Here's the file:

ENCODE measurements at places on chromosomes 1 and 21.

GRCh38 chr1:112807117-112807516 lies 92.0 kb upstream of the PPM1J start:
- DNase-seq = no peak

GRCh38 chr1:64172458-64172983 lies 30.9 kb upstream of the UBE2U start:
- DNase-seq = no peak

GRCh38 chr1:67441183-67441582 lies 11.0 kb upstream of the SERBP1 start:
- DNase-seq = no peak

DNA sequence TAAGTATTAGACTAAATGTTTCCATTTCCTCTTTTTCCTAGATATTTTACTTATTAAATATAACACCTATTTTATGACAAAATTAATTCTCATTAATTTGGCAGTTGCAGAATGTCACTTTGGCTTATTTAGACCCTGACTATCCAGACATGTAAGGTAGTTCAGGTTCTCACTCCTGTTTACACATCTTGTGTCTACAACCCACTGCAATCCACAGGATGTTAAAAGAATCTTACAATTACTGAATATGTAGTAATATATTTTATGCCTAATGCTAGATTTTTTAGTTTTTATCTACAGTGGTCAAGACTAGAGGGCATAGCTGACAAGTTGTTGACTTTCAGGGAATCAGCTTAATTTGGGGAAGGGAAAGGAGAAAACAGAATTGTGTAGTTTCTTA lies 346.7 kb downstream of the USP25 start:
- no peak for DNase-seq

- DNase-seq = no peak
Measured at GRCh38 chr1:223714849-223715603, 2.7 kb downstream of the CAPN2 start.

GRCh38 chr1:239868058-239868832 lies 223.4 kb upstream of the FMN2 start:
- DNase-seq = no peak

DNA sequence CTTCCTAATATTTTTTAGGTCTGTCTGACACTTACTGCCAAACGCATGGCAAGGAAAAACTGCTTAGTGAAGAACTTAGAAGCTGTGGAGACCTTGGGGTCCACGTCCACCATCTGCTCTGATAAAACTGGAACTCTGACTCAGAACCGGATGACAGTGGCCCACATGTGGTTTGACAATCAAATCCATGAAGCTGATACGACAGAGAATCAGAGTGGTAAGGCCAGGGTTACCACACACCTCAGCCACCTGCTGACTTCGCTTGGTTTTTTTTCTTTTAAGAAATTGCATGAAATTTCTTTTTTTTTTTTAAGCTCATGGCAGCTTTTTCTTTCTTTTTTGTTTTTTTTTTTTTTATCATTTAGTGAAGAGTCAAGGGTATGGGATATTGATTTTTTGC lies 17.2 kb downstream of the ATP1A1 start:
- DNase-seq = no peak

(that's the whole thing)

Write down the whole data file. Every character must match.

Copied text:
ENCODE measurements at places on chromosomes 1 and 21.

GRCh38 chr1:112807117-112807516 lies 92.0 kb upstream of the PPM1J start:
- DNase-seq = no peak

GRCh38 chr1:64172458-64172983 lies 30.9 kb upstream of the UBE2U start:
- DNase-seq = no peak

GRCh38 chr1:67441183-67441582 lies 11.0 kb upstream of the SERBP1 start:
- DNase-seq = no peak

DNA sequence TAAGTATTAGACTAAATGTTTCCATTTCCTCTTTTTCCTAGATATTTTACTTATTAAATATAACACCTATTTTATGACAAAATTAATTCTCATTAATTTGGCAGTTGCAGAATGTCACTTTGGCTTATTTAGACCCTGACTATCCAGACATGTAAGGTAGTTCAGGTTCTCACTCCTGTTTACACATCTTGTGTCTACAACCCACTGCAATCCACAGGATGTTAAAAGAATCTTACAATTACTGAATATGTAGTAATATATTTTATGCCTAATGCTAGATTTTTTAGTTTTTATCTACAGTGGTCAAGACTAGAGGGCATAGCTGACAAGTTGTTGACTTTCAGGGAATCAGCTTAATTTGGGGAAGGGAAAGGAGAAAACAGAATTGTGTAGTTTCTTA lies 346.7 kb downstream of the USP25 start:
- no peak for DNase-seq

- DNase-seq = no peak
Measured at GRCh38 chr1:223714849-223715603, 2.7 kb downstream of the CAPN2 start.

GRCh38 chr1:239868058-239868832 lies 223.4 kb upstream of the FMN2 start:
- DNase-seq = no peak

DNA sequence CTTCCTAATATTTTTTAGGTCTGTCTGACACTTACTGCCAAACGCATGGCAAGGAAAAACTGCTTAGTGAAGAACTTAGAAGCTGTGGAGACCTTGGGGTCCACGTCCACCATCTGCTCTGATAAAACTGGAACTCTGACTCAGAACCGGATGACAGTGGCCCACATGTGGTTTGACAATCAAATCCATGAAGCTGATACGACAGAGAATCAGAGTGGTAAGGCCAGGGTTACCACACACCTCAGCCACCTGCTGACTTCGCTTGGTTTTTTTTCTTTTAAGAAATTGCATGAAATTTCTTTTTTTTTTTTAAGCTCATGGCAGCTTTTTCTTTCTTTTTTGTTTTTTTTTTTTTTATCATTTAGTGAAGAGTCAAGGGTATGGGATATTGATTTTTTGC lies 17.2 kb downstream of the ATP1A1 start:
- DNase-seq = no peak